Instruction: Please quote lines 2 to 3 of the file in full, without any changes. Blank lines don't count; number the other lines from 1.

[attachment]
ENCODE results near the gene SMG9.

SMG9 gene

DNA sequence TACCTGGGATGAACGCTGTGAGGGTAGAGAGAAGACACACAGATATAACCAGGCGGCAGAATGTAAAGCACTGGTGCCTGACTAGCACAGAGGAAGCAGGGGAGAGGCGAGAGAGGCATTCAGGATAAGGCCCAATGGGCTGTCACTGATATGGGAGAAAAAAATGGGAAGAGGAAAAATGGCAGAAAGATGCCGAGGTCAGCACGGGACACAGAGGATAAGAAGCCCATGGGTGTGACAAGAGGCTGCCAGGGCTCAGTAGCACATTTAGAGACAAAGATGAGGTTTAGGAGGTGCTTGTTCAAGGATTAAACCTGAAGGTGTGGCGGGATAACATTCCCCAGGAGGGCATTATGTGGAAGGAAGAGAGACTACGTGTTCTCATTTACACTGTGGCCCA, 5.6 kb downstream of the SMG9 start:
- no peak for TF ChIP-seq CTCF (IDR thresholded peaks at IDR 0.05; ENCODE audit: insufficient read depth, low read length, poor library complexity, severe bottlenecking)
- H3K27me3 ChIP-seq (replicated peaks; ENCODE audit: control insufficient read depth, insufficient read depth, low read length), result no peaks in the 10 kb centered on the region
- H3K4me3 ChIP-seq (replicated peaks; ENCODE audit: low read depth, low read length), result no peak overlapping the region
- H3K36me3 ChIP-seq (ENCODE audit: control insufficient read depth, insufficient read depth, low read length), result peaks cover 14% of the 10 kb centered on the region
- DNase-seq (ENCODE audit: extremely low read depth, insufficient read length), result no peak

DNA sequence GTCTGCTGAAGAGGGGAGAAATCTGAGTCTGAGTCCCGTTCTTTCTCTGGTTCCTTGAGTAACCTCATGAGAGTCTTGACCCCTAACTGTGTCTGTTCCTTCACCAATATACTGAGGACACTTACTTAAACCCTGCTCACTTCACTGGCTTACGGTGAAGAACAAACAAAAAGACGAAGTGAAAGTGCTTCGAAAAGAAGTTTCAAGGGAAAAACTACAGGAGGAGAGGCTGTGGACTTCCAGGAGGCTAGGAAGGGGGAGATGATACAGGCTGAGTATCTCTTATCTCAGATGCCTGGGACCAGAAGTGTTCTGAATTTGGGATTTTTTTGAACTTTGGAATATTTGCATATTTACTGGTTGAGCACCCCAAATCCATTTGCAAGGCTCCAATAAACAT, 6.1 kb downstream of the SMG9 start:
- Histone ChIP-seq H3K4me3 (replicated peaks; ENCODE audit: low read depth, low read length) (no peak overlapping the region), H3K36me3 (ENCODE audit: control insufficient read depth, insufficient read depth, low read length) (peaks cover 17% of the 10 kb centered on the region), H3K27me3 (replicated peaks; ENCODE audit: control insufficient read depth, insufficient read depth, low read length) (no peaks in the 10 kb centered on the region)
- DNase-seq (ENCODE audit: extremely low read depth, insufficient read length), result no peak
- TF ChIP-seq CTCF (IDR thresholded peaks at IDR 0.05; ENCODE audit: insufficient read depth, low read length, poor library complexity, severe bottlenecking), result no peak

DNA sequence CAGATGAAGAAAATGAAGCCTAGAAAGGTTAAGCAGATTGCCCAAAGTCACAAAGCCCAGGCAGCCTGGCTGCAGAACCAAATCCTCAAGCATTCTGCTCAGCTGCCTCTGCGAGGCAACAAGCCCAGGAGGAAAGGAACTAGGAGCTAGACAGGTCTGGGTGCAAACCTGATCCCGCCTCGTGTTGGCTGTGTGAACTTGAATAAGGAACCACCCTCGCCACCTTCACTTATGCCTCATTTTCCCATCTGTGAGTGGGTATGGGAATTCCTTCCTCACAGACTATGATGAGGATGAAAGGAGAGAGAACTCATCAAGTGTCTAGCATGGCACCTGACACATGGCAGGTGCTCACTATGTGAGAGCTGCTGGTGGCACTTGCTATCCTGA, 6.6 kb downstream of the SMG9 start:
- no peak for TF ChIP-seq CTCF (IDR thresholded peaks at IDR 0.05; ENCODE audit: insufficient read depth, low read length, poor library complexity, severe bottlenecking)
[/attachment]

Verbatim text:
SMG9 gene

DNA sequence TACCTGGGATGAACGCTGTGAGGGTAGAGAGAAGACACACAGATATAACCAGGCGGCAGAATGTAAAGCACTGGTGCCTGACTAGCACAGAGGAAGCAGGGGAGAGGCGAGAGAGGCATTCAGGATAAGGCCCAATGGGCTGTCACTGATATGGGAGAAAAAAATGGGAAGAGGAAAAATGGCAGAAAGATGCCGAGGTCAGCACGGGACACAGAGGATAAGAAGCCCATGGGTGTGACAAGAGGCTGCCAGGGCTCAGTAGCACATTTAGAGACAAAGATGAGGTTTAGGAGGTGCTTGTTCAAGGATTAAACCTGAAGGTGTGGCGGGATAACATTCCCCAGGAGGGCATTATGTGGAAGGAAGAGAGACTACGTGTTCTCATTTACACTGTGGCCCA, 5.6 kb downstream of the SMG9 start: